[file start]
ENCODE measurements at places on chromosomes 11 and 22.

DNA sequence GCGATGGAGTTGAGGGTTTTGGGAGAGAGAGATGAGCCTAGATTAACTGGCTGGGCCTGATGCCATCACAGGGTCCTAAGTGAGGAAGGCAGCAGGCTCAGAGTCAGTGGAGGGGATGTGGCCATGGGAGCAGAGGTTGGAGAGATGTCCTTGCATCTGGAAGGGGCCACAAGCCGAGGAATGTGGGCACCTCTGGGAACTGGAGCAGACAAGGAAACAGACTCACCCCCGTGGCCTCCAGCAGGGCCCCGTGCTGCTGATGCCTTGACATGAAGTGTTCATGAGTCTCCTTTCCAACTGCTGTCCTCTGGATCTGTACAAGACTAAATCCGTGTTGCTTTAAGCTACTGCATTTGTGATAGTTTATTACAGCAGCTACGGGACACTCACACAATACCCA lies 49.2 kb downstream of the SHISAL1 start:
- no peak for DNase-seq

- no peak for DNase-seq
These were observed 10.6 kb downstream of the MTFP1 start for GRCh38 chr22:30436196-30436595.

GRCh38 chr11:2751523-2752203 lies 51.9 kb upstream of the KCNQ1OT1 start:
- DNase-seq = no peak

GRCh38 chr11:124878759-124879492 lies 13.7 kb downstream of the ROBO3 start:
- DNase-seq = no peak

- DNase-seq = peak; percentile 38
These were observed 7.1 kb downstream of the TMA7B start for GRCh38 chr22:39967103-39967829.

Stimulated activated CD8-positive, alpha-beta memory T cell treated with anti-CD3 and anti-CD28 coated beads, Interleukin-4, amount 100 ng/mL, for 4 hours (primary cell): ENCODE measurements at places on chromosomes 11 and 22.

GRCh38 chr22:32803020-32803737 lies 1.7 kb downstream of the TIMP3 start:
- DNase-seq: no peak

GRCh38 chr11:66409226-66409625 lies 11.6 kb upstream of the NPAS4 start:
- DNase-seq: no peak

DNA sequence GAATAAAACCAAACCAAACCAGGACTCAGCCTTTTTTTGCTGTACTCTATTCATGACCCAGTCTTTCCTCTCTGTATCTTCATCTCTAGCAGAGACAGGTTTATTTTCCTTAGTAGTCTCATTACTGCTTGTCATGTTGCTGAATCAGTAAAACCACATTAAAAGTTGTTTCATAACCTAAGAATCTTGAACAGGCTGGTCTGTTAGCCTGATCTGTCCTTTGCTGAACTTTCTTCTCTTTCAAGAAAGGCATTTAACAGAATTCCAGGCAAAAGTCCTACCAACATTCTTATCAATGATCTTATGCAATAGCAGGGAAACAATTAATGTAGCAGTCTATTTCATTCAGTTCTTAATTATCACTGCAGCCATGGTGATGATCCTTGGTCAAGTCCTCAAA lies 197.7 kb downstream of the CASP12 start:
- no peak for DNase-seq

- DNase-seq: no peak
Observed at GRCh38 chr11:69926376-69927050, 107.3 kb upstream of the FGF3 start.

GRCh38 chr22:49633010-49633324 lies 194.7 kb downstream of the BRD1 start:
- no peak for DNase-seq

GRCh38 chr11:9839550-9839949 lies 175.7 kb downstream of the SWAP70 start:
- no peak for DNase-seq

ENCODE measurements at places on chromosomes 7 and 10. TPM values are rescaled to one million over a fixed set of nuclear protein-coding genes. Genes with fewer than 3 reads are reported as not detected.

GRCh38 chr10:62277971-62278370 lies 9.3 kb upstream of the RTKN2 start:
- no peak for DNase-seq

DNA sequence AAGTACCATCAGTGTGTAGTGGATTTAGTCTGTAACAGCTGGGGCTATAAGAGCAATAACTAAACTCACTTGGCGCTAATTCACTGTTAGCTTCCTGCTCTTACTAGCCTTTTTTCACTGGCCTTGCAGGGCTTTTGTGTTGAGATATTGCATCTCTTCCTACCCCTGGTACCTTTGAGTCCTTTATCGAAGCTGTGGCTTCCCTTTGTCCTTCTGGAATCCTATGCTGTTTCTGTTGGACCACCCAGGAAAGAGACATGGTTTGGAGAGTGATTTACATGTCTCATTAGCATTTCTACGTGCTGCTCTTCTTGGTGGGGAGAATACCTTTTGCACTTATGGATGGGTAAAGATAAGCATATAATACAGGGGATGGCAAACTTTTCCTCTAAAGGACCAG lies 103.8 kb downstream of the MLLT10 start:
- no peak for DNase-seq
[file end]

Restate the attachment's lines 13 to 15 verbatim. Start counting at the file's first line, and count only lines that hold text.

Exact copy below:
GRCh38 chr22:32803020-32803737 lies 1.7 kb downstream of the TIMP3 start:
- DNase-seq: no peak

GRCh38 chr11:66409226-66409625 lies 11.6 kb upstream of the NPAS4 start: